The following sermon was preached at St. Columbanus Church in the Park Manor neighborhood of Chicago for their annual “Seven Last Words” service on Good Friday, 2018. This sermon takes as its word from the cross: “My God, my God, why have you forsaken me?”
“From noon on, darkness came over the whole land until three in the afternoon. And about three o’clock Jesus cried with a loud voice, “Eli, Eli, lema sabachthani?” that is, “My God, my God, why have you forsaken me?” (Matt. 27:45-46)
It is the unavoidable question of all who suffer. “Why?”
“Why is this happening to me?”
“What have we done to deserve this?”
“When will this end?”
“How can people act like everything is normal, when they know what’s going on?”
“Who will put a stop to this?”
“Where is God?”
“My God, my God, why have you forsaken me?”
Of all the last words uttered by Jesus, this one seems to me the most human so far. I wish I could say that I’ve found the faith to forgive those who offend me but, on that count, I’m a work in progress. I cannot begin to comprehend how Christ, nailed to a tree, could speak of paradise. When I try to imagine my mother and my friends forced to watch me die, I’m left speechless by the pain it would cause them. But to ask “why, God, why?” — that, I can understand, and I trust that you can too.
“Why, God, why?” is the prayer whispered at night after the lights are off and there is no one there to see you cry. “Why, God, why?” is the wail that rises from parents whose children have died. “Why, God, why?” is the honest inquiry of the young, the bitter accusation of the betrayed, it is the burden of those who believe that there is a God in the face of all evidence to the contrary. “Why, God, why — why this? Why here? Why now? Why us?”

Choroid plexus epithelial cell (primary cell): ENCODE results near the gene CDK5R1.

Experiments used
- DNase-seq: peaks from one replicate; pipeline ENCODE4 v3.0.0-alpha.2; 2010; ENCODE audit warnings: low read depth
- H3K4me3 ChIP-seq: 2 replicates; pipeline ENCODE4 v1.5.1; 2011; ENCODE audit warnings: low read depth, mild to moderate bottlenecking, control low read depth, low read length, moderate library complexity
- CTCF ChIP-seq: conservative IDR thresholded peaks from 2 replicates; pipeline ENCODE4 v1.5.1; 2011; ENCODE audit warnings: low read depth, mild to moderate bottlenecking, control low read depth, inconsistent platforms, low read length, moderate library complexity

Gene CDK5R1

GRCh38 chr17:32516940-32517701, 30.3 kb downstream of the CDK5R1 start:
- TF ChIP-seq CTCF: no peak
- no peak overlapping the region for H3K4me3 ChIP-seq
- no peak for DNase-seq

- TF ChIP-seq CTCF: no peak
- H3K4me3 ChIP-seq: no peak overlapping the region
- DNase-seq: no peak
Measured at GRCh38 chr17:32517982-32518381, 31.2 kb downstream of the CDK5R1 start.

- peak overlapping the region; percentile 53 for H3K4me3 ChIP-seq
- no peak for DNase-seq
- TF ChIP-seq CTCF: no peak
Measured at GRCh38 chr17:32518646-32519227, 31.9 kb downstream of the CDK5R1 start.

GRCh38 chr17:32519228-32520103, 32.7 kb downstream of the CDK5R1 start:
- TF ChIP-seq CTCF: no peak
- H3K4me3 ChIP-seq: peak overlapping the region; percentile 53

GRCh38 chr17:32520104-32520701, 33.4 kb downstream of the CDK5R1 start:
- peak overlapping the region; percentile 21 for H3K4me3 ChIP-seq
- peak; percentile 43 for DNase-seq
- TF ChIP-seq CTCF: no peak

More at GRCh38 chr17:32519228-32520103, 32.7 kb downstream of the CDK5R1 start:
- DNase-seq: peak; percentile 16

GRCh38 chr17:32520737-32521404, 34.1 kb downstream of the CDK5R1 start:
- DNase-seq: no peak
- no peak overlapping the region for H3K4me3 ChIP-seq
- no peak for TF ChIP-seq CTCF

“Why have you forsaken me?”
What was Jesus thinking as he cried out from the cross? It’s a fair question as, apparently, the crowd did not know what to make of his last words either. When they gathered to watch the crucifixions taking place that day and heard his tortured question, they mistakenly assumed that Jesus was calling out for Elijah, the prophet of old whose appearance it was believed would signal the dawn of a new age. They were not there when Elijah had, in fact, appeared with Moses alongside Jesus on the mountaintop, so they did not know that in Jesus the new age had already begun. How would they? Everything in their world had taught them to believe that change came through violence. They were gathered, after all, around a collection of crosses watching the Empire put an innocent man to death. If there was going to be a miracle that day, it would be Elijah returning on his fiery chariot to rescue Jesus from the cross and defeat the Romans the way God had defeated the armies of Pharaoh when Moses parted the Red Sea.
But Elijah does not appear. Instead Jesus calls out again, “My God, my God, why have you forsaken me?” and then breathes his last. Actually, the English here may be a little misleading. In Greek, Matthew’s gospel says that Jesus “aphēken to pneuma,” “gives up his spirit” or, as one translation puts it, “yielded up the ghost.” The point is, it’s not a passive action on Jesus’ part. He doesn’t cry out to an absent God, and then just run out of breath. In this last word from the cross, Jesus cries out to God and then actively gives up his spirit, or perhaps releases it in such a way that we must now wonder where it has gone.
It’s that moment, the moment between his final word and his final breath, that will not let me go. Why has Jesus chosen these words, knowing they will be the last ones his mother, his friends, his community will hear?
“My God, my God, why have you forsaken me?” It’s not a question that comes without an answer. “My God, my God, why have you forsaken me” is the beginning of a song. It is the first verse of the 22nd psalm. It is a fragment of music the children of Israel had been singing for centuries. They knew it by heart. It goes like this,